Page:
Displaying 15 randomly selected beneficiaries:
Eusebius is a political analyst, broadcaster, lecturer and writer based in Johannesburg. His academic background is in moral philosophy, having studied and lectured in the Philosophy Department at Rhodes University before doing research in moral philosophy as a Rhodes Scholar at Oxford.
Since leaving the academy, he has become prominent as a writer and in the media and has authored three books ‘A Bantu in My Bathroom’ (2012), ‘Could I Vote DA?: A Voter’s Dilemma’ (2014) and ‘Run Racist Run: Journeys Into the Heart of Racism’.
Mark John read for a MPhil at Cambridge and returned to South Africa in July 2014 to take up an offer of an internship with an international development agency – Dalberg – in Johannesburg.
A PPE and LLB graduate of the University of Cape Town, Emma clerked for Justice Edwin Cameron at the Constitutional Court in 2011. She obtained a Bachelor of Civil Law at Oxford in 2012 and completed her Master’s in Law at Oxford in June of the following year. Emma returned to take up pupillage at the Johannesburg Bar at the end of 2013 and recently set-up the ‘Five Plus Project’, a fund-raising initiative to support organisations involved in poverty alleviation and welfare efforts in South Africa.
On completing his Master’s at Oxford, Ben spent six months in India as a volunteer with the Self-Employed Women’s Association. He currently works at the Development Policy Research Unit at the University of Cape Town and also tutors in Economic History.
Aggrey Klaaste (6 January 1940 – 19 June 2004) was a South African newspaper journalist and editor. He introduced the concept of “nation building” while editor of the Sowetan (1988 – 2002) and spent much of his time and energy promoting the idea.
One of eight children, his family moved from Kimberley to Johannesburg in the mid-forties. Aggrey enrolled at the University of the Witwatersrand in 1958 and graduated with a Bachelor of Arts degree in 1960. He was recruited by Drum Magazine and later joined The World to work alongside Percy Qoboza. Following his retirement, Aggrey remained very involved in community affairs and was voted 58th in the Top 100 Great South Africans in 2004.
Praised by various critics for her ability to capture audiences through her mature artistic approach, extraordinary musicality and inimitable technique, Anzel Gerber has developed an international reputation and has performed with pianist Ben Schoeman at Carnegie Hall. As a duo, they emerged as overall winners of the IBLA Grand Prize International Music Competition in Italy in 2012.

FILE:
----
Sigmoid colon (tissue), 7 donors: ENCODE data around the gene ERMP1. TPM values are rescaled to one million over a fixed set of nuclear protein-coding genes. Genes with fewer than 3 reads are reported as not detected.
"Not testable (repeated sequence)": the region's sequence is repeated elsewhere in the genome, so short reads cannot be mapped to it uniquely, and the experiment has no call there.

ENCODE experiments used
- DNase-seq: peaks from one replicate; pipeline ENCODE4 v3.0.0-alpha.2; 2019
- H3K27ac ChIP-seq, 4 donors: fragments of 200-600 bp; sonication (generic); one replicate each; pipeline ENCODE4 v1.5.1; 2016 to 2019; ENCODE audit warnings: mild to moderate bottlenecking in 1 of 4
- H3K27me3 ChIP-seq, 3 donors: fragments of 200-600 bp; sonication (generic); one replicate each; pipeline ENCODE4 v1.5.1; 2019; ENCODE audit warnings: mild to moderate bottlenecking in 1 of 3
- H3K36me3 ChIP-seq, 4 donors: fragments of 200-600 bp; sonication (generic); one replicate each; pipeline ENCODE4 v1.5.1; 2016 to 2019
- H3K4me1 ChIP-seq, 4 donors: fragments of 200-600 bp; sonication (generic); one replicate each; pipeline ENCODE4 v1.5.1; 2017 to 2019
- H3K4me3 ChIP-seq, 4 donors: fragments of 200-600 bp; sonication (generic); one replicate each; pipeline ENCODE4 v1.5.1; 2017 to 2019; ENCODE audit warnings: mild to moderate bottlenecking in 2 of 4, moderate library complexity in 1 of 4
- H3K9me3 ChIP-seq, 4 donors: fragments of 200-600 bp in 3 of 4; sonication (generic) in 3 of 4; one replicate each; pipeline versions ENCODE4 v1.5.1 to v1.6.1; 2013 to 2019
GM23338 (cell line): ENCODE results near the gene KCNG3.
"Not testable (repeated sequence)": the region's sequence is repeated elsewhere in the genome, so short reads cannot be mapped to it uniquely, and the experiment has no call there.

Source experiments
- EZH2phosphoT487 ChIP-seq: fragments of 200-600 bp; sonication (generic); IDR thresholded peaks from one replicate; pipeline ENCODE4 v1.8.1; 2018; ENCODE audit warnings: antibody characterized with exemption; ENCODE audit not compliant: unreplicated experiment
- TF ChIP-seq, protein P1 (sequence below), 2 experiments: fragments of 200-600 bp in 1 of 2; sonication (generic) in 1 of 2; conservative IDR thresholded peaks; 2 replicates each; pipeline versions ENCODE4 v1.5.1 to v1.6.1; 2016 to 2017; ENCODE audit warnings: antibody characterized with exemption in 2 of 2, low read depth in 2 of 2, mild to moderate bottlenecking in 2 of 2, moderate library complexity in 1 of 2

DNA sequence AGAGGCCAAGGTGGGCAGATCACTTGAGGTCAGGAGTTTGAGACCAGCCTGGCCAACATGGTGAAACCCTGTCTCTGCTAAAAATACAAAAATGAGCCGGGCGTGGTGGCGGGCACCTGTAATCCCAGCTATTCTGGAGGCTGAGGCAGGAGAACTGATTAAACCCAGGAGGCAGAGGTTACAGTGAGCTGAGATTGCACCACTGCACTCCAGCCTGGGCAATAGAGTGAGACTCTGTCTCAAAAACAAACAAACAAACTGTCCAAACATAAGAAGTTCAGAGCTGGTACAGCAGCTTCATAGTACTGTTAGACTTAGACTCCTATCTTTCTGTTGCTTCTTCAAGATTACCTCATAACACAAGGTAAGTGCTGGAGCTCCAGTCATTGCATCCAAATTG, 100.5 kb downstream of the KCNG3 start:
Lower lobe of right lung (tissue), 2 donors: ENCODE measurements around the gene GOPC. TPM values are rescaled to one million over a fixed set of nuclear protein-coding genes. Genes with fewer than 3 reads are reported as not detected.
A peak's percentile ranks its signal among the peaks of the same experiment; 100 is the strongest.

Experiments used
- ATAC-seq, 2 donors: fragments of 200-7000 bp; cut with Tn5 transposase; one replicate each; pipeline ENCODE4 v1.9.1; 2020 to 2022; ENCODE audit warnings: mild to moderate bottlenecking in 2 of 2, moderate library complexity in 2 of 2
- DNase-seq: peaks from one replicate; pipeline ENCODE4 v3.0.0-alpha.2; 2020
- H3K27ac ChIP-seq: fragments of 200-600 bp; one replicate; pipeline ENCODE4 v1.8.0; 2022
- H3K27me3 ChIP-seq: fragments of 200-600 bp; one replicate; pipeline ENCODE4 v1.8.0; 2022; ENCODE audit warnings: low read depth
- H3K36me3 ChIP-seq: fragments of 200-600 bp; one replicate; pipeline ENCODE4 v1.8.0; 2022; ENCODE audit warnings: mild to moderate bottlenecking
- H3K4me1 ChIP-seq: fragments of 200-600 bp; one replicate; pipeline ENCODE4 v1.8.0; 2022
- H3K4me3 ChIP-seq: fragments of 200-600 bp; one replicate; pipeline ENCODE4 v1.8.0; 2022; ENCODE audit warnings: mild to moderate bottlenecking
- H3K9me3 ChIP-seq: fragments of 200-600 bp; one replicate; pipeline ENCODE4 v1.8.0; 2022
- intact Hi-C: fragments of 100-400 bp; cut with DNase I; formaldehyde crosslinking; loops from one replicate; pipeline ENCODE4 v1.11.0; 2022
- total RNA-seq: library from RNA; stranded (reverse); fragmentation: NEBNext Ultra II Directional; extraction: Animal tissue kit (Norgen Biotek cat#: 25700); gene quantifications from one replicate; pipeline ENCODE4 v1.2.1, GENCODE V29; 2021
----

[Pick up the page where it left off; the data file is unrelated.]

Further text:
Anzel’s art as cellist has been shaped by some of Russia’s most prominent teachers and soloists – Alexander Fedortchenko, Alexander Kniazev and Natalia Shakhovskaya.
Dr Anzel Gerber is also a dedicated lecturer and researcher and currently lectures in cello performance and methodology at the University of Pretoria. She received the PhD in Music (Performance) from Goldsmith’s College, University of London in 2008. Her keen interest in the field of gifted music education provided the inspiration for her postdoctoral research at Temple University in Philadelphia in 2009.
Lionel Mkhwanazi, a former member of the Black Tie Ensemble, is a Soweto-born lyric tenor who is employed as a Voice Lecturer at the Opera School and Choral Academy (OSCA) at the University of KwaZulu-Natal.
He was driven to develop his talent while singing in youth choirs. Heading for Durban as an eager 20-year-old, he landed the role of Tamino in Mozart’s The Magic Flute, staged by Opera Africa and like so many young singers, he went on to study at the University of Cape Town’s School of Opera gaining invaluable experience in productions staged by Cape Town’s Opera Studio. Lionel completed his music education at ……………
He is excited about the talent at OSCA and relishes performing alongside his students, an experience he himself cherished as a UCT student, singing with his own teacher, Brad Liebl. “Durban is a big city, we need to think big in our field, and work together to turn ourselves around,” says Lionel. “Internationally, KwaZulu-Natal is known for its untold vocal riches. To an overwhelming extent these are still waiting to be mined and developed for the benefit of our artists themselves, while fulfilling the vast cultural tourism potential of our city and our region. We need to help create an industry for this to happen. Local opera, along with its indigenous sister performance art forms, can and will thrive if nurtured from within.”